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LRSN's next steps

LRSN's vice chairman, Matthew Phillips writes about our organisation's plans for the future.

I joined the LRSN to try and give back to our rural community. In the short time I’ve been involved I have been overwhelmed by the work that is undertaken by the volunteers and staff. Part of this help has been mental health-related and this is an increasingly important issue for the rural community. Our casework statistics reflect this and show that 65% of people who approached our charity last year have experienced some form of mental health-related problem and this is in line with national trends and the recent Worshipful Company of Farmers report.

Problems are linked to a number of factors within farming businesses coupled with large numbers working alone, and it’s sometimes not easy to get away from those problems. Family and farm are often intertwined, which can bring its own issues. Our rural community and farmers are sometimes people who don’t find it easy to talk about feelings.

One of my first jobs at the LRSN was to be involved in a strategy day. From this, it became very apparent that all volunteers, staff and board members wanted to try and offer more mental health provision to our clients. I am proud to have, strategically, been involved in forward planning and a year down the line we are taking a huge step and recruiting our own Health and Wellbeing Lead. This will be a new member of the team with formal mental health qualifications and that role will allow the charity to provide focused support to our clients and holistic, emotional, physical and practical solutions.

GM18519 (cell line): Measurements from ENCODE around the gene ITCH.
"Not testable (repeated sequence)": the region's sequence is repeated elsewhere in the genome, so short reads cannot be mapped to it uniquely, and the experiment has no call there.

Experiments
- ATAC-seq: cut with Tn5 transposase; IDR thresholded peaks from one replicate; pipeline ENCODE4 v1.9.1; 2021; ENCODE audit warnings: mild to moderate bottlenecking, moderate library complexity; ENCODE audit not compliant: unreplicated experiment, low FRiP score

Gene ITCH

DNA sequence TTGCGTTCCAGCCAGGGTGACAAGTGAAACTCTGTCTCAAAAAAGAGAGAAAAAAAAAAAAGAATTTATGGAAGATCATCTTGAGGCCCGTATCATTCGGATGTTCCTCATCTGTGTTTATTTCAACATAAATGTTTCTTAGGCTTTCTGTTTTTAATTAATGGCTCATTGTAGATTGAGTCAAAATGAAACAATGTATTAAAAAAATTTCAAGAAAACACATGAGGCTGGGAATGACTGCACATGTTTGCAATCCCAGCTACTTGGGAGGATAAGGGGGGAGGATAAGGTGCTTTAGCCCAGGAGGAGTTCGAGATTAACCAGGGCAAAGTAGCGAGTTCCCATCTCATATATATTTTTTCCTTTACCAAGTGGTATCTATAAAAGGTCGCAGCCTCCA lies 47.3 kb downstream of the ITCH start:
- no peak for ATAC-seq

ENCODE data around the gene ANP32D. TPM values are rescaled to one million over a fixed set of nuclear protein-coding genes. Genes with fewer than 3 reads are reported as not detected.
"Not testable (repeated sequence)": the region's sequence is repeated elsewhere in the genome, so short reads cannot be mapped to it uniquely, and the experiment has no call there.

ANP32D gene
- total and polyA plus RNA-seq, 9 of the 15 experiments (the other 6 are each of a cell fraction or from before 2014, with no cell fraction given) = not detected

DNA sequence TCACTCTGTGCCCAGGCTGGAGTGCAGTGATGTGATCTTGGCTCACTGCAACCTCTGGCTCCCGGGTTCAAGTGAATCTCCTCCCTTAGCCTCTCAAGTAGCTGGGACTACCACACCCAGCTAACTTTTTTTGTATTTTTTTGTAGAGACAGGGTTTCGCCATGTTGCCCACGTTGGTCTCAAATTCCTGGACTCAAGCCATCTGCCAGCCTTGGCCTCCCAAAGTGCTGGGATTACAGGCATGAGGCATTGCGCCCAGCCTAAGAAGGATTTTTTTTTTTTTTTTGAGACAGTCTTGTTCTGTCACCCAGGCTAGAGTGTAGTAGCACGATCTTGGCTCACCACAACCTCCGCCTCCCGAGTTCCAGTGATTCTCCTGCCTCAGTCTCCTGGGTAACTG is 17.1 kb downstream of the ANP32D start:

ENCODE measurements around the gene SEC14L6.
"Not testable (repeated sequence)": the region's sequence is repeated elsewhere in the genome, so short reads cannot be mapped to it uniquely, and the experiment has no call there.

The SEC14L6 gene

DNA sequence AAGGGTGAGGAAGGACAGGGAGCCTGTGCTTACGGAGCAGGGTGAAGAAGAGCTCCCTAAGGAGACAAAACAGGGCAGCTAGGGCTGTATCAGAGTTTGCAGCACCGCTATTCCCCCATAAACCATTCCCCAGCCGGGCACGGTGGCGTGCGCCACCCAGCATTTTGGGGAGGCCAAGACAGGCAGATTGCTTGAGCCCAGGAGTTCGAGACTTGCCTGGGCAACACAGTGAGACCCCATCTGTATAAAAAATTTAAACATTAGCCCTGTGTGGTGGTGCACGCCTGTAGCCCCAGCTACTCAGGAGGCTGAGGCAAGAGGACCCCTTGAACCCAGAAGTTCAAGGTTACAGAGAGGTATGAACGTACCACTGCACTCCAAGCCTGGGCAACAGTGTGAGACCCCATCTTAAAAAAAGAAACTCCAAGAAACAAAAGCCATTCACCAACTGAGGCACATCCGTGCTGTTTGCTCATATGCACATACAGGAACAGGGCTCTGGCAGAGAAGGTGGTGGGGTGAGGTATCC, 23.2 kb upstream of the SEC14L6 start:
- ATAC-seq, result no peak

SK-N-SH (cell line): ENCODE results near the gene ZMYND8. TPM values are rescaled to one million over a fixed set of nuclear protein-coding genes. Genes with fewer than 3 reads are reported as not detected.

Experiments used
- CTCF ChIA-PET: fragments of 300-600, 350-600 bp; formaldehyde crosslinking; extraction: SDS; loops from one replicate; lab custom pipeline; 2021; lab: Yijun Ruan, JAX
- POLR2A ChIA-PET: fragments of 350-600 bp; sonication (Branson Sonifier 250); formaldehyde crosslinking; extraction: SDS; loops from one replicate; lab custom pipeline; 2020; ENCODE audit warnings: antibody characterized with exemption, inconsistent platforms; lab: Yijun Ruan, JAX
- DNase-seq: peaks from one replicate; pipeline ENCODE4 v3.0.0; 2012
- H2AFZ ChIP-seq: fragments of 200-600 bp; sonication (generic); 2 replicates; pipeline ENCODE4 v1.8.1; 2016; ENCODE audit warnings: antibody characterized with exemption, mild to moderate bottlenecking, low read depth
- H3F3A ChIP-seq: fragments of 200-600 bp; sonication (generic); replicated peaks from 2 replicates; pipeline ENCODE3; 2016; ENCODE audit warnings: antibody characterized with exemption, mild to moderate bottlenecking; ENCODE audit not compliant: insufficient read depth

"65% of people who approached our charity ... have experienced some form of mental health-related problem"

The new team member will manage increased casework and will complement and work very closely alongside our existing team. It’s a decision that has not been taken lightly by the board and is part of our strategic planning for the medium- and long-term future of the LRSN. It is a huge step in terms of the enhanced service we can offer, and the charity will be proactive in sourcing extra funds to support the role.

As always, the support we receive locally is fantastic and we are researching other organisations to secure funding. We are also hoping to roll out new initiatives such as planning our own mental health awareness workshops for rural businesses throughout Lincolnshire.

In my short LRSN career, I can see what great work has been undertaken in the last 20 years by the charity. We have staff and volunteers from within the agricultural industry who understand the many complex issues and I hope that our new appointment will enhance and complement our service to the rural community.